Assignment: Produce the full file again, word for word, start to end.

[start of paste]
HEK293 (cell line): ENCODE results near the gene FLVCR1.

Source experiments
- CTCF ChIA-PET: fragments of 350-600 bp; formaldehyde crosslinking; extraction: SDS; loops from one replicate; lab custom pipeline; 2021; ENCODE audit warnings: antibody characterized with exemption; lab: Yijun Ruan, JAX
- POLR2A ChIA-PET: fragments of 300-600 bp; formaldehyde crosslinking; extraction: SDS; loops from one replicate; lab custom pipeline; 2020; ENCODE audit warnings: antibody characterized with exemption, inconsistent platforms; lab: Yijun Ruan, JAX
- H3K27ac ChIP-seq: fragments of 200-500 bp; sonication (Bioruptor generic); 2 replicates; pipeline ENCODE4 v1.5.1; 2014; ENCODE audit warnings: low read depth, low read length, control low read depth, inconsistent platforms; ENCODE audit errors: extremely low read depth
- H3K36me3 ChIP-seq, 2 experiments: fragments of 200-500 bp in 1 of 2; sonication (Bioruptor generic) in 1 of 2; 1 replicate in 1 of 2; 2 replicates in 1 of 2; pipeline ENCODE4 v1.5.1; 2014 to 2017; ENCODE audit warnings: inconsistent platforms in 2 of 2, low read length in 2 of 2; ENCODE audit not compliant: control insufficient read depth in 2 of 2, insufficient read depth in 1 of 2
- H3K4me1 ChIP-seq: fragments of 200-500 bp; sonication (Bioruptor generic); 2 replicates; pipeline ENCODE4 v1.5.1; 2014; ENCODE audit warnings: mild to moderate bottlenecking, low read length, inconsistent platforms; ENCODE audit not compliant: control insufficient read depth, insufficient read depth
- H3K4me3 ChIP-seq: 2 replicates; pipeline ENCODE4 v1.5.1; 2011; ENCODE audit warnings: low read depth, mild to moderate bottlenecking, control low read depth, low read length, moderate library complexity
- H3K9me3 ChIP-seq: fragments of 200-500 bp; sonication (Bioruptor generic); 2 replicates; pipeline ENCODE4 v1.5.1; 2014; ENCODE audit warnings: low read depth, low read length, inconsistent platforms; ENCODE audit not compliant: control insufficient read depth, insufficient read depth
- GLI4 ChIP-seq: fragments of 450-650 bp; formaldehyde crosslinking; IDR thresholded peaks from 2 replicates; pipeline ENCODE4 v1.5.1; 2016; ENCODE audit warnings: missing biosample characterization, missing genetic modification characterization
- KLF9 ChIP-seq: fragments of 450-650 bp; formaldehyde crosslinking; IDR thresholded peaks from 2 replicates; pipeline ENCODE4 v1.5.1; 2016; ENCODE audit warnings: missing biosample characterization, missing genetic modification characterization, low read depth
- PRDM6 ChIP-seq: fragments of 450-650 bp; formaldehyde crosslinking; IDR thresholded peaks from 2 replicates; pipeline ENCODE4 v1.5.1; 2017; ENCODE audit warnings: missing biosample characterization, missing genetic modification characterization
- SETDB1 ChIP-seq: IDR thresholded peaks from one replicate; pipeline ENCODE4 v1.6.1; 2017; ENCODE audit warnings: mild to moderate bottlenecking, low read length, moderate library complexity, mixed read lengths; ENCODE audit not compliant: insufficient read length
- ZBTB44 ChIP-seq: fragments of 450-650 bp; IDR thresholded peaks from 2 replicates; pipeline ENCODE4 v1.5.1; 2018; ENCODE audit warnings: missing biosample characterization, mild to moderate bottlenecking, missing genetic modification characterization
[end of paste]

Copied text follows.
HEK293 (cell line): ENCODE results near the gene FLVCR1.

Source experiments
- CTCF ChIA-PET: fragments of 350-600 bp; formaldehyde crosslinking; extraction: SDS; loops from one replicate; lab custom pipeline; 2021; ENCODE audit warnings: antibody characterized with exemption; lab: Yijun Ruan, JAX
- POLR2A ChIA-PET: fragments of 300-600 bp; formaldehyde crosslinking; extraction: SDS; loops from one replicate; lab custom pipeline; 2020; ENCODE audit warnings: antibody characterized with exemption, inconsistent platforms; lab: Yijun Ruan, JAX
- H3K27ac ChIP-seq: fragments of 200-500 bp; sonication (Bioruptor generic); 2 replicates; pipeline ENCODE4 v1.5.1; 2014; ENCODE audit warnings: low read depth, low read length, control low read depth, inconsistent platforms; ENCODE audit errors: extremely low read depth
- H3K36me3 ChIP-seq, 2 experiments: fragments of 200-500 bp in 1 of 2; sonication (Bioruptor generic) in 1 of 2; 1 replicate in 1 of 2; 2 replicates in 1 of 2; pipeline ENCODE4 v1.5.1; 2014 to 2017; ENCODE audit warnings: inconsistent platforms in 2 of 2, low read length in 2 of 2; ENCODE audit not compliant: control insufficient read depth in 2 of 2, insufficient read depth in 1 of 2
- H3K4me1 ChIP-seq: fragments of 200-500 bp; sonication (Bioruptor generic); 2 replicates; pipeline ENCODE4 v1.5.1; 2014; ENCODE audit warnings: mild to moderate bottlenecking, low read length, inconsistent platforms; ENCODE audit not compliant: control insufficient read depth, insufficient read depth
- H3K4me3 ChIP-seq: 2 replicates; pipeline ENCODE4 v1.5.1; 2011; ENCODE audit warnings: low read depth, mild to moderate bottlenecking, control low read depth, low read length, moderate library complexity
- H3K9me3 ChIP-seq: fragments of 200-500 bp; sonication (Bioruptor generic); 2 replicates; pipeline ENCODE4 v1.5.1; 2014; ENCODE audit warnings: low read depth, low read length, inconsistent platforms; ENCODE audit not compliant: control insufficient read depth, insufficient read depth
- GLI4 ChIP-seq: fragments of 450-650 bp; formaldehyde crosslinking; IDR thresholded peaks from 2 replicates; pipeline ENCODE4 v1.5.1; 2016; ENCODE audit warnings: missing biosample characterization, missing genetic modification characterization
- KLF9 ChIP-seq: fragments of 450-650 bp; formaldehyde crosslinking; IDR thresholded peaks from 2 replicates; pipeline ENCODE4 v1.5.1; 2016; ENCODE audit warnings: missing biosample characterization, missing genetic modification characterization, low read depth
- PRDM6 ChIP-seq: fragments of 450-650 bp; formaldehyde crosslinking; IDR thresholded peaks from 2 replicates; pipeline ENCODE4 v1.5.1; 2017; ENCODE audit warnings: missing biosample characterization, missing genetic modification characterization
- SETDB1 ChIP-seq: IDR thresholded peaks from one replicate; pipeline ENCODE4 v1.6.1; 2017; ENCODE audit warnings: mild to moderate bottlenecking, low read length, moderate library complexity, mixed read lengths; ENCODE audit not compliant: insufficient read length
- ZBTB44 ChIP-seq: fragments of 450-650 bp; IDR thresholded peaks from 2 replicates; pipeline ENCODE4 v1.5.1; 2018; ENCODE audit warnings: missing biosample characterization, mild to moderate bottlenecking, missing genetic modification characterization